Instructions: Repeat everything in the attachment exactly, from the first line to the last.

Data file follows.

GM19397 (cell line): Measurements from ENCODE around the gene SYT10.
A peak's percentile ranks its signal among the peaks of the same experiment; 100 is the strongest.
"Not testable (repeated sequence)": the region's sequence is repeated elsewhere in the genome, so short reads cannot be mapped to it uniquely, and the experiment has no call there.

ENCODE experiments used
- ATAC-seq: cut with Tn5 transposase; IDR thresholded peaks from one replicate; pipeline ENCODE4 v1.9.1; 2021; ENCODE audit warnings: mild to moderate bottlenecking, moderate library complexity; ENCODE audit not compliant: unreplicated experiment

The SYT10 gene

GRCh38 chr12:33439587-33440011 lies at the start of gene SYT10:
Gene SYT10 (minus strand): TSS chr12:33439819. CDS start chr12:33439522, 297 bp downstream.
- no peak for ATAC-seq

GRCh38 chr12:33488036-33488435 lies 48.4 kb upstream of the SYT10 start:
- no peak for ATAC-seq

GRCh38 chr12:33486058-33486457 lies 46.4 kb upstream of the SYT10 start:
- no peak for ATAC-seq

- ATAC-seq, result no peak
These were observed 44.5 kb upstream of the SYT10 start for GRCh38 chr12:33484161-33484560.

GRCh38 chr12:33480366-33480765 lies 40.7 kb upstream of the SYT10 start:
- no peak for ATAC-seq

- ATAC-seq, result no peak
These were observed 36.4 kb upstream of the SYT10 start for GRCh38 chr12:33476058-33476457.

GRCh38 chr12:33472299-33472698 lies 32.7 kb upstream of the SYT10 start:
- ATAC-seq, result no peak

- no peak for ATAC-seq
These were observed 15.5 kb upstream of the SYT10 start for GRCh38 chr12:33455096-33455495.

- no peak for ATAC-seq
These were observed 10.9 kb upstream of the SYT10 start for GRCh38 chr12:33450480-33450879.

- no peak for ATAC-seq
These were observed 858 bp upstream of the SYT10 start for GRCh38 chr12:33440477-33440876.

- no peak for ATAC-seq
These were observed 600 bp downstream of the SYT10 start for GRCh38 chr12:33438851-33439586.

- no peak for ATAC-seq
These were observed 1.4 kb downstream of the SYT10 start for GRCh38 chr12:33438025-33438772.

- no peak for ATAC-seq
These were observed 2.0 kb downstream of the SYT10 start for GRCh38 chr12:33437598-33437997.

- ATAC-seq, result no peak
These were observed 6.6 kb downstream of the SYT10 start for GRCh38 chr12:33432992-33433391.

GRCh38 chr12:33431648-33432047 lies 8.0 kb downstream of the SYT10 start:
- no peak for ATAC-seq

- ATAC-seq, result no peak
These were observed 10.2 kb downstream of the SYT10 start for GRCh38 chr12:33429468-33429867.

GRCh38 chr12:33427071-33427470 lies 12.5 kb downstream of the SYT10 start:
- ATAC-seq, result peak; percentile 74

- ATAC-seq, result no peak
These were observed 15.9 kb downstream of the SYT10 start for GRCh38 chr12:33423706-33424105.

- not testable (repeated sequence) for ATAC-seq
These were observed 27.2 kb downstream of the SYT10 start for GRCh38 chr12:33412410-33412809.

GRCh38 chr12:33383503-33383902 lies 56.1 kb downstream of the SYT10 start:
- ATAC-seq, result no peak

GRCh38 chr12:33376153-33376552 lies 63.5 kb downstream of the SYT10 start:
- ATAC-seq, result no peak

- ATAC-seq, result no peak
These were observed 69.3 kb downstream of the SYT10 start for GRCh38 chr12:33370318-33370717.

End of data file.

GM19397 (cell line): Measurements from ENCODE around the gene SYT10.
A peak's percentile ranks its signal among the peaks of the same experiment; 100 is the strongest.
"Not testable (repeated sequence)": the region's sequence is repeated elsewhere in the genome, so short reads cannot be mapped to it uniquely, and the experiment has no call there.

ENCODE experiments used
- ATAC-seq: cut with Tn5 transposase; IDR thresholded peaks from one replicate; pipeline ENCODE4 v1.9.1; 2021; ENCODE audit warnings: mild to moderate bottlenecking, moderate library complexity; ENCODE audit not compliant: unreplicated experiment

The SYT10 gene

GRCh38 chr12:33439587-33440011 lies at the start of gene SYT10:
Gene SYT10 (minus strand): TSS chr12:33439819. CDS start chr12:33439522, 297 bp downstream.
- no peak for ATAC-seq

GRCh38 chr12:33488036-33488435 lies 48.4 kb upstream of the SYT10 start:
- no peak for ATAC-seq

GRCh38 chr12:33486058-33486457 lies 46.4 kb upstream of the SYT10 start:
- no peak for ATAC-seq

- ATAC-seq, result no peak
These were observed 44.5 kb upstream of the SYT10 start for GRCh38 chr12:33484161-33484560.

GRCh38 chr12:33480366-33480765 lies 40.7 kb upstream of the SYT10 start:
- no peak for ATAC-seq

- ATAC-seq, result no peak
These were observed 36.4 kb upstream of the SYT10 start for GRCh38 chr12:33476058-33476457.

GRCh38 chr12:33472299-33472698 lies 32.7 kb upstream of the SYT10 start:
- ATAC-seq, result no peak

- no peak for ATAC-seq
These were observed 15.5 kb upstream of the SYT10 start for GRCh38 chr12:33455096-33455495.

- no peak for ATAC-seq
These were observed 10.9 kb upstream of the SYT10 start for GRCh38 chr12:33450480-33450879.

- no peak for ATAC-seq
These were observed 858 bp upstream of the SYT10 start for GRCh38 chr12:33440477-33440876.

- no peak for ATAC-seq
These were observed 600 bp downstream of the SYT10 start for GRCh38 chr12:33438851-33439586.

- no peak for ATAC-seq
These were observed 1.4 kb downstream of the SYT10 start for GRCh38 chr12:33438025-33438772.

- no peak for ATAC-seq
These were observed 2.0 kb downstream of the SYT10 start for GRCh38 chr12:33437598-33437997.

- ATAC-seq, result no peak
These were observed 6.6 kb downstream of the SYT10 start for GRCh38 chr12:33432992-33433391.

GRCh38 chr12:33431648-33432047 lies 8.0 kb downstream of the SYT10 start:
- no peak for ATAC-seq

- ATAC-seq, result no peak
These were observed 10.2 kb downstream of the SYT10 start for GRCh38 chr12:33429468-33429867.

GRCh38 chr12:33427071-33427470 lies 12.5 kb downstream of the SYT10 start:
- ATAC-seq, result peak; percentile 74

- ATAC-seq, result no peak
These were observed 15.9 kb downstream of the SYT10 start for GRCh38 chr12:33423706-33424105.

- not testable (repeated sequence) for ATAC-seq
These were observed 27.2 kb downstream of the SYT10 start for GRCh38 chr12:33412410-33412809.

GRCh38 chr12:33383503-33383902 lies 56.1 kb downstream of the SYT10 start:
- ATAC-seq, result no peak

GRCh38 chr12:33376153-33376552 lies 63.5 kb downstream of the SYT10 start:
- ATAC-seq, result no peak

- ATAC-seq, result no peak
These were observed 69.3 kb downstream of the SYT10 start for GRCh38 chr12:33370318-33370717.